It is another object of the invention to provide an improved heater-gas distribution chamber for an infrared furnace.
It is yet another object of the invention to provide an improved inert gas diffuser arrangement in an infrared furnace.
FIG. 1 is a schematic view showing in longitudinal section part of an IR reflow soldering machine embodying the invention.
FIG. 2 is a schematic sectional view looking in the direction of arrow A in FIG. 1.
FIG. 3 is a schematic sectional view looking in the direction of arrow B in FIG. 1.
FIG. 4 is a sectional view of one type of heater panel that can be used in the machine of FIG. 1.
FIG. 5 is a sectional view of another type of heater panel that can be used in the machine of FIG. 1.
FIG. 6 is a top plan view, looking in the direction of arrow A in FIG. 5, and showing a part of the heater panel of FIG. 5.
FIG. 7 is a bottom plan view, looking in the direction of arrow B in FIG. 5 and showing another part of the heater panel of FIG. 5.
FIG. 8 is a sectional view of yet another type of heater panel that can be used.
FIG. 9 is a plan view of the heater panel of FIG. 8.
FIG. 10 is a plan view of a further type of heater panel that can be used in the invention.
FIG. 11 is a schematic view showing in longitudinal section another embodiment of IR reflow soldering machine embodying the invention.
FIG. 12 is an enlarged view of a portion of FIG. 11.
With reference to FIG. 1, an IR soldering machine 10 according to the invention includes a wire mesh conveyor 12 for carrying printed circuit boards (not shown) of the SMD type from left to right through a series of heater zones 14 enclosed within a sheet metal housing 15.
The major part of each heating zone 14 is constructed as an individual module which is arranged to be controlled independently of the other modules. Each module comprises a generally box-shaped sheet metal housing 16 having a lower end closed by an apertured heater panel 18 and an upper end 20 which is spaced from the roof 22 of the housing 15. An aperture 24 is provided centrally in the upper end 20 and serves as an inlet port to a fan 26 which is suspended inside the housing 16 adjacent aperture 24. The fan may be a propeller type as shown in the left hand module or may be a fluted type as shown in the other two modules, this being the preferred form. To control turbulence in the fluted type a curved depending skirt 28 is provided.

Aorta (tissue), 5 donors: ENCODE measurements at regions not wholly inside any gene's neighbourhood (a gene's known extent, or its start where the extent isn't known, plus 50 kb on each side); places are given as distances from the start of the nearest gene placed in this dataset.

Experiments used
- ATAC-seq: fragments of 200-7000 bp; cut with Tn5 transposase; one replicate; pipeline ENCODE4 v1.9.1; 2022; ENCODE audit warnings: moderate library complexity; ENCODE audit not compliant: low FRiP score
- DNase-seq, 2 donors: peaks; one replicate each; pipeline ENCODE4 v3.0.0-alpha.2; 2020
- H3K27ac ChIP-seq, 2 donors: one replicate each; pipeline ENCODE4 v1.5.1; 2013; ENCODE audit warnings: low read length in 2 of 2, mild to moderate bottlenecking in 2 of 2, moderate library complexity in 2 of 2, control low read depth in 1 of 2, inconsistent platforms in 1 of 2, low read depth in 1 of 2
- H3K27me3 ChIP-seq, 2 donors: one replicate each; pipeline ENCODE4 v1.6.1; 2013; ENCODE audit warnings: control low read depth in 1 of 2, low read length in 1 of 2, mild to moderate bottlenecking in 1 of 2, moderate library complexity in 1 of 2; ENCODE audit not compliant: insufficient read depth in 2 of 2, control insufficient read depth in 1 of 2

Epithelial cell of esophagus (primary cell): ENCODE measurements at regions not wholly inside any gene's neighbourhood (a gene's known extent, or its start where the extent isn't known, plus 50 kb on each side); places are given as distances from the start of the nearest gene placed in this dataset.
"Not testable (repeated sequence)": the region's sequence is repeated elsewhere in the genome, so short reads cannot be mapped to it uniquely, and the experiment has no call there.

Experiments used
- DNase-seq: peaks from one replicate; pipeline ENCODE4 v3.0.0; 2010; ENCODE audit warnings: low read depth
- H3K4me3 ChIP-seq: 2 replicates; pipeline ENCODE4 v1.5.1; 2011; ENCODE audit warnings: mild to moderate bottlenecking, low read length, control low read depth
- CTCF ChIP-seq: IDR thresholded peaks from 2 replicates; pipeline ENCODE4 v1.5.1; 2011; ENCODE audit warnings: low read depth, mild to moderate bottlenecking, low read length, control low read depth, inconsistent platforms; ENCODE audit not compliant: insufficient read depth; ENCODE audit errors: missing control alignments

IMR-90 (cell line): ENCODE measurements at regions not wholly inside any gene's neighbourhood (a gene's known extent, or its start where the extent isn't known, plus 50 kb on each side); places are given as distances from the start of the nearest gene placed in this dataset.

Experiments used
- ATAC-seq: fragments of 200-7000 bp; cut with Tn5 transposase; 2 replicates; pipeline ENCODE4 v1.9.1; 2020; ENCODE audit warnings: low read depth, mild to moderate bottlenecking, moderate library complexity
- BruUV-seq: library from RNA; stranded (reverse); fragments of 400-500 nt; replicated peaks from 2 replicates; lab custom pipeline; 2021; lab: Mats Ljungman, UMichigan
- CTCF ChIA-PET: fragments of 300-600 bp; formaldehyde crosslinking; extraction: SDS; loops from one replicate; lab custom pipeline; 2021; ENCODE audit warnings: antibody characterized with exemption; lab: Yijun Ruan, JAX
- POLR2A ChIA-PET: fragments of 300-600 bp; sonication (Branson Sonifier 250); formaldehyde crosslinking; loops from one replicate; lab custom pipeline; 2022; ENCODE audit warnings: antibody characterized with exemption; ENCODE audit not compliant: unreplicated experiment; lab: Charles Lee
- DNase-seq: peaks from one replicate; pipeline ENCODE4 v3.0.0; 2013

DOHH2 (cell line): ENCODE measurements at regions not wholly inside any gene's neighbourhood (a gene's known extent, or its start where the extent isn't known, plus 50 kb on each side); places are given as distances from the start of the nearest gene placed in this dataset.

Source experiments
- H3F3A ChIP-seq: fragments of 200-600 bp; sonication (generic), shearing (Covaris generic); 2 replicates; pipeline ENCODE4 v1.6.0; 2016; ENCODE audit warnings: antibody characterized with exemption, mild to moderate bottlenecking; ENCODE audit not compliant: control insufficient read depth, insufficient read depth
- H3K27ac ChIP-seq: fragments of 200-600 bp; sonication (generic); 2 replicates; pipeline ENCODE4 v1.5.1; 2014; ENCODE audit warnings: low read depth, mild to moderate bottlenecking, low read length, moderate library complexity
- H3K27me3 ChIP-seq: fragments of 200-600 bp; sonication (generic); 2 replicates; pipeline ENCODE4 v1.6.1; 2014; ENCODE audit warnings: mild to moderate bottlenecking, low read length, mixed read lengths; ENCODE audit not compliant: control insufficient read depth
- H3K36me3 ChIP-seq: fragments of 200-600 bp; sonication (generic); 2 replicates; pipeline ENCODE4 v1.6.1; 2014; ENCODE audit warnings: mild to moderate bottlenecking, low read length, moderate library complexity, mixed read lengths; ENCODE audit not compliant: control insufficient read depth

The sides 30 of housing 16 are spaced from the sides 32 of housing 15 and from vertically disposed separator plates 34 which are located between successive pairs of modules. The spaces thus formed serve as channels 36 for circulation of gas to the inlet port 24 of the fan from the area of the conveyor 12. The channels 36 need not be rectangular in section and, indeed, circulation of the gas may be improved by contouring the channels. Furthermore, the gas channel 36 need not be provided on all four sides of housing 16. For example, the channel could be provided only at the front and rear (right and left in FIG. 1) of each module.
All of the apertured heater panels 18 are aligned in the same plane and define the roof of a tunnel 38 through which the conveyor 12 passes. The floor of the tunnel is defined by non-apertured coplanar heater panels 40 each of which is aligned with a respective module and completes a heating zone 14. Between each successive pair of heater panels 40 is a spacer 42 which has a transverse slot 43 receiving a transverse diffuser pipe 44 connected to two spaced longitudinal diffuser pipes 46 running along the floor of the tunnel adjacent opposite edges of the heater panels 40. The longitudinal diffuser pipes 46 are connected to a source (not shown) of inert gas such as nitrogen and a pump (not shown) so that an even blanket of inert gas can be pumped into the conveyor tunnel.
Running along the space between the upper end 20 of housing 16 and the roof 22 of housing 15 in the lengthwise direction of the conveyor tunnel is a pair of spaced diffuser pipes 48. These are optional and are provided to assist in the speedy purging of oxygen from the system at start up.
Also shown in the gas channels 36 adjacent the separator plates 34 and the apertured heater elements 18 are transversely disposed horizontal diffuser pipes 50. These are also optional and may be connected either to diffuser pipes 46 or 48 by means of vertical pipe sections (not shown) at each end of the horizontal pipes 50. Other configuations are also possible. The various diffuser pipes may be a sintered metal type similar to those disclosed in U.S. application Ser. No. 441,009.
The entrance (left hand side of FIG. 1) and exit (right side if FIG. 1) of the conveyor tunnel are sealed at least partially by means (not shown) such as gas curtains, mechanical doors or the like.
In operation, inert gas, which may be preheated, is pumped into the machine, the heater panels 18 and 40 are energized, the fans 26 are started and the conveyor 12 moves printed circuit boards along the tunnel. The inert gas is forced down through the apertured panels 18 and back up the gas channels 36 as indicated by the arrows, the forced convection assisting in ensuring even heating across the conveyor 12.